Two years ago this month, when Elon Musk revealed the unfinished Tesla Model 3 to the world, I plunked down my thousand bucks for a spot on the list. Now, the (more) affordable Tesla has become a real car, one that just won Popular Mechanics Car of the Year. The factory is cranking out more than 2,000 per week. And my number has come up.
Sort of. Here's what happens when Tesla emails you that "Your Model 3 Is Ready to Order."
First of all, your Model 3 is not ready-not unless you want the tricked-out "First Production" version that features 310 miles of range and all the premium upgrades, which jacks up the cost to $49,000. This much we knew. If you want a dual-motor all-wheel-drive 3, you've got to wait a little longer. I want the base model with 220 miles of range, the one that costs 35 grand before the options, which means I'll be waiting until late 2018.
But just for fun, let's say I do want a First Production Model 3. The first page of options includes colors and wheels. As Tesla enthusiasts already know, the basic black color is the only one included in the base price; all the others tack on $1,000. Curiously, Tesla lets you swap between "cash" and "loan" views. Click "loan" and you'll see how a choice affects your monthly payment (that red multi-coat paint adds $15/month). Currently there are two wheel options, the included 18-inch Aero Wheels and the 19-inch Sport Wheels, which add $1,500.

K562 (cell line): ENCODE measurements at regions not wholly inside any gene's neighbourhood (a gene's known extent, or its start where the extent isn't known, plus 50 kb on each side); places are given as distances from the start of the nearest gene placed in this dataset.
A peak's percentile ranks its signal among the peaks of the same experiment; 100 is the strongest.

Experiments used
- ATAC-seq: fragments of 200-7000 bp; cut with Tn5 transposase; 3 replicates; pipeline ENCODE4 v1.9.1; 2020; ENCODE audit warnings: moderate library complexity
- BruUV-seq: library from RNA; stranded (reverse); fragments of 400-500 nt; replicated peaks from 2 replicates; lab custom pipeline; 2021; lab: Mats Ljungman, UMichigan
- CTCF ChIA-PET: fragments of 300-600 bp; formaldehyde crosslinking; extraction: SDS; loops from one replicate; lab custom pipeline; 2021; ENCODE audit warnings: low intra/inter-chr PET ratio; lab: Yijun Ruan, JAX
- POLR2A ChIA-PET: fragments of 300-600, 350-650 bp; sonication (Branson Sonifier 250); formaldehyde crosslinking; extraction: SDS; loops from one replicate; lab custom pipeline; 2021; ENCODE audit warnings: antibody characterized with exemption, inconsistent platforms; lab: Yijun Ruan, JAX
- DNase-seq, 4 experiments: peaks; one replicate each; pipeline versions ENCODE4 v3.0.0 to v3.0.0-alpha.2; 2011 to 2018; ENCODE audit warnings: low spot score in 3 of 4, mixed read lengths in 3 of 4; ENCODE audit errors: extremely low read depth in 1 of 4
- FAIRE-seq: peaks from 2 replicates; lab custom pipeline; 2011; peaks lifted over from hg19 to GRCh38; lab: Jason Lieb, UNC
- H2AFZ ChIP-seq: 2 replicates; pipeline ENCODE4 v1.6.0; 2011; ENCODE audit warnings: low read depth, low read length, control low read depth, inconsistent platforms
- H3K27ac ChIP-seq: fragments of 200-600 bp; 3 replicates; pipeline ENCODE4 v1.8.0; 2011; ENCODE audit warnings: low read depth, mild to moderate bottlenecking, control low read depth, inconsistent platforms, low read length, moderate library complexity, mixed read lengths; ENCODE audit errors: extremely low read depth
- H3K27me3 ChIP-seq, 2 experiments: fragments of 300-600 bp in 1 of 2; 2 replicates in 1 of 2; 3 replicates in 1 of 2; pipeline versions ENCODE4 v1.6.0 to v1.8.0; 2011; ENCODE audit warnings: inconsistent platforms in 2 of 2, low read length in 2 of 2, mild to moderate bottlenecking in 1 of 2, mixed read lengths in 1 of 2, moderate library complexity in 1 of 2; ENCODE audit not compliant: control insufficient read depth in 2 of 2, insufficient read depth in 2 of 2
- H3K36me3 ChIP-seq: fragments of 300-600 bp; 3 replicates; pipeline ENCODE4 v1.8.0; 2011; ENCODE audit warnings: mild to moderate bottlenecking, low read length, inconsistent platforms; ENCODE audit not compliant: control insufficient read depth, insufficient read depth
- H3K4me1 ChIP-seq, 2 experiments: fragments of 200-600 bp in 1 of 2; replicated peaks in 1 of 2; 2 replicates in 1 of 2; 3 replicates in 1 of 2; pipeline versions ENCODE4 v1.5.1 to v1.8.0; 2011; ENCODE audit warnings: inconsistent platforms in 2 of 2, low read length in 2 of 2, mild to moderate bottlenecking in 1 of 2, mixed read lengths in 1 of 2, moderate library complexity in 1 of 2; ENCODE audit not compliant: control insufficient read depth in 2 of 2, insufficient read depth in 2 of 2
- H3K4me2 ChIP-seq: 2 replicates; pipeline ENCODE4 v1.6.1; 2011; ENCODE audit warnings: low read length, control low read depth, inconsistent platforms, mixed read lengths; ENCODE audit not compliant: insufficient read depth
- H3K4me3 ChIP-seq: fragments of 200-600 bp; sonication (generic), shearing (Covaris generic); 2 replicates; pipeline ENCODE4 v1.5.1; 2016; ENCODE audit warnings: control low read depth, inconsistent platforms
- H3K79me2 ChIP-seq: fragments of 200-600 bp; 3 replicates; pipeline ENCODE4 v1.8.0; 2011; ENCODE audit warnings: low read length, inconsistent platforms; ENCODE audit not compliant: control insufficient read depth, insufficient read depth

Page two displays the battery and drivetrain options, Again, there are no options right now. Only the long-range battery is available, not the standard battery, and only rear-wheel drive can be had at the moment. Same goes for the premium upgrades that add $5,000 to the cost, the only choice at present.
Next comes Autopilot. It costs $5,000 to add the Enhanced Autopilot semi-autonomous features to the Model 3. You could choose the upgrade later, but it'll run you $6,000 then. Tesla also charges $3,000 for "full self-driving capability," a feature it doesn't even have yet. "In the future, Model 3 will be capable of conducting trips with no action required by the person in the driver’s seat," the text reads. There's a penalty here, too, for opting in at a later date.
Just for kicks, I say yes to both. My car now costs $58,000, not counting the potential $7,500 federal tax credit for EVs. It takes a $2,500 non-refundable deposit to make the order, and Tesla estimates my nearly 60-grand ride will cost me $5,000 down plus more than $800 per month in payments for 72 months.
Too steep for my blood. I go back to the beginning and click the gray box to tell them to hold my place in line. In addition to telling Tesla why you're holding out, you can now select an ideal time to take delivery anytime between now and March of next year.
Frankly, it's about time. The weirdness of buying a car this way meant that I and hundreds of thousands of other people plunked down a deposit in 2016 with nothing more than a vague estimate of when the car might actually roll off the line or when my number might come up.
A lot changes in two years of waiting. Your finances change. You get married. You move. You want to move but haven't yet. Personally, I'm just relishing the chance to kick the can down the road a while, giving me a little more breathing room to set up my life in a way that a shiny new electric car actually makes sense. After so long waiting for a promise, it's weirdly empowering to remember it's my choice.
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